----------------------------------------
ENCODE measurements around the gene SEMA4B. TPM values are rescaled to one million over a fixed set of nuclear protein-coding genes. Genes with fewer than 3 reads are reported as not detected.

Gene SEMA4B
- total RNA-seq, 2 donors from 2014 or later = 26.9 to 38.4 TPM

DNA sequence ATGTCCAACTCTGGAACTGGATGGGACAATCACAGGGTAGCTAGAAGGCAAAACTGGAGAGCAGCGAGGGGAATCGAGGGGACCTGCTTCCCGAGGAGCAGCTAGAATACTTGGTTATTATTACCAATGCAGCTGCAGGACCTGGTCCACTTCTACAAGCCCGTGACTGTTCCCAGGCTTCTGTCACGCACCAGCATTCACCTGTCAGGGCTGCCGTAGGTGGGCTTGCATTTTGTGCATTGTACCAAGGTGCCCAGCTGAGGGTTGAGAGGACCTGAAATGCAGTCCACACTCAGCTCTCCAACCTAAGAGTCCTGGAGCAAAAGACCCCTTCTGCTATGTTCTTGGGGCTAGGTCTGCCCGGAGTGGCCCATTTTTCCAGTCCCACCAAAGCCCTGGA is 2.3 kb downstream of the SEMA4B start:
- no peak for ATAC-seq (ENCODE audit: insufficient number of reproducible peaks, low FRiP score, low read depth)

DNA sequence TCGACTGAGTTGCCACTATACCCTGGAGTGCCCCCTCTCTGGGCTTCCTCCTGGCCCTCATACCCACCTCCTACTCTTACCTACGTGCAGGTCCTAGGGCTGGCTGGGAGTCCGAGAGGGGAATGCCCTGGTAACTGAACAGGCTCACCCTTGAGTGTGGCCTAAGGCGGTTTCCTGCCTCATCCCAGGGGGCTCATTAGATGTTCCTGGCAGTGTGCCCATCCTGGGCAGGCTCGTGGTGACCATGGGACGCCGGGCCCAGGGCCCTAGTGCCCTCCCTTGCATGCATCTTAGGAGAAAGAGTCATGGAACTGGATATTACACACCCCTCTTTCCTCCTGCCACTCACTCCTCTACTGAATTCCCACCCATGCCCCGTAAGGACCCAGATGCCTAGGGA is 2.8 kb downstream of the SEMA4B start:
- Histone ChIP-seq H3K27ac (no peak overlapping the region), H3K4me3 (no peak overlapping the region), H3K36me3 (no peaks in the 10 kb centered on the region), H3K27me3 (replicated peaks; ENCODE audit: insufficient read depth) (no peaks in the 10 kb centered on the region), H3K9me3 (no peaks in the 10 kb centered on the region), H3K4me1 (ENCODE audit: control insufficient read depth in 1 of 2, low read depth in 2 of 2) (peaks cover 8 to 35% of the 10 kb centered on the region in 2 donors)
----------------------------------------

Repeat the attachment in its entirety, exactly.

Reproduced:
ENCODE measurements around the gene SEMA4B. TPM values are rescaled to one million over a fixed set of nuclear protein-coding genes. Genes with fewer than 3 reads are reported as not detected.

Gene SEMA4B
- total RNA-seq, 2 donors from 2014 or later = 26.9 to 38.4 TPM

DNA sequence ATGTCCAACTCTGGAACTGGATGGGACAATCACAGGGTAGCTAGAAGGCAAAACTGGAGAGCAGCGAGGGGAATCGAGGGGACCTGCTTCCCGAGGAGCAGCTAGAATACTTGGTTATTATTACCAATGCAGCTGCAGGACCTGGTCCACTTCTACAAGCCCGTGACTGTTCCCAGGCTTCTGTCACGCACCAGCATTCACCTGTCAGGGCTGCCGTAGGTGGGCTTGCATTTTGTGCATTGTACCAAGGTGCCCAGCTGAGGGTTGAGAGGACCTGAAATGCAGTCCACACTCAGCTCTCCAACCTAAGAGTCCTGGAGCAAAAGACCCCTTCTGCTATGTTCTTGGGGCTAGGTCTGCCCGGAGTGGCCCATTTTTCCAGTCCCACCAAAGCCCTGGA is 2.3 kb downstream of the SEMA4B start:
- no peak for ATAC-seq (ENCODE audit: insufficient number of reproducible peaks, low FRiP score, low read depth)

DNA sequence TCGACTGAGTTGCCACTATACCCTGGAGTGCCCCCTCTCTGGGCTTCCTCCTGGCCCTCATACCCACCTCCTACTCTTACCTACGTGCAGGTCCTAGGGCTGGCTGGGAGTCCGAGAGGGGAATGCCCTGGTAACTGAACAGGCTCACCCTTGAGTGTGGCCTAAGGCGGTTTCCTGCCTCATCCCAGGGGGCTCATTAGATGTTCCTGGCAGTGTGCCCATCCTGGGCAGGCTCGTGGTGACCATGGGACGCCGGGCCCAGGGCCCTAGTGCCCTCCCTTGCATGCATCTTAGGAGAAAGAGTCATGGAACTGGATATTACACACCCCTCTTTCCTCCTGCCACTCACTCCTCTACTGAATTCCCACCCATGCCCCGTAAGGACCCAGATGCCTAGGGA is 2.8 kb downstream of the SEMA4B start:
- Histone ChIP-seq H3K27ac (no peak overlapping the region), H3K4me3 (no peak overlapping the region), H3K36me3 (no peaks in the 10 kb centered on the region), H3K27me3 (replicated peaks; ENCODE audit: insufficient read depth) (no peaks in the 10 kb centered on the region), H3K9me3 (no peaks in the 10 kb centered on the region), H3K4me1 (ENCODE audit: control insufficient read depth in 1 of 2, low read depth in 2 of 2) (peaks cover 8 to 35% of the 10 kb centered on the region in 2 donors)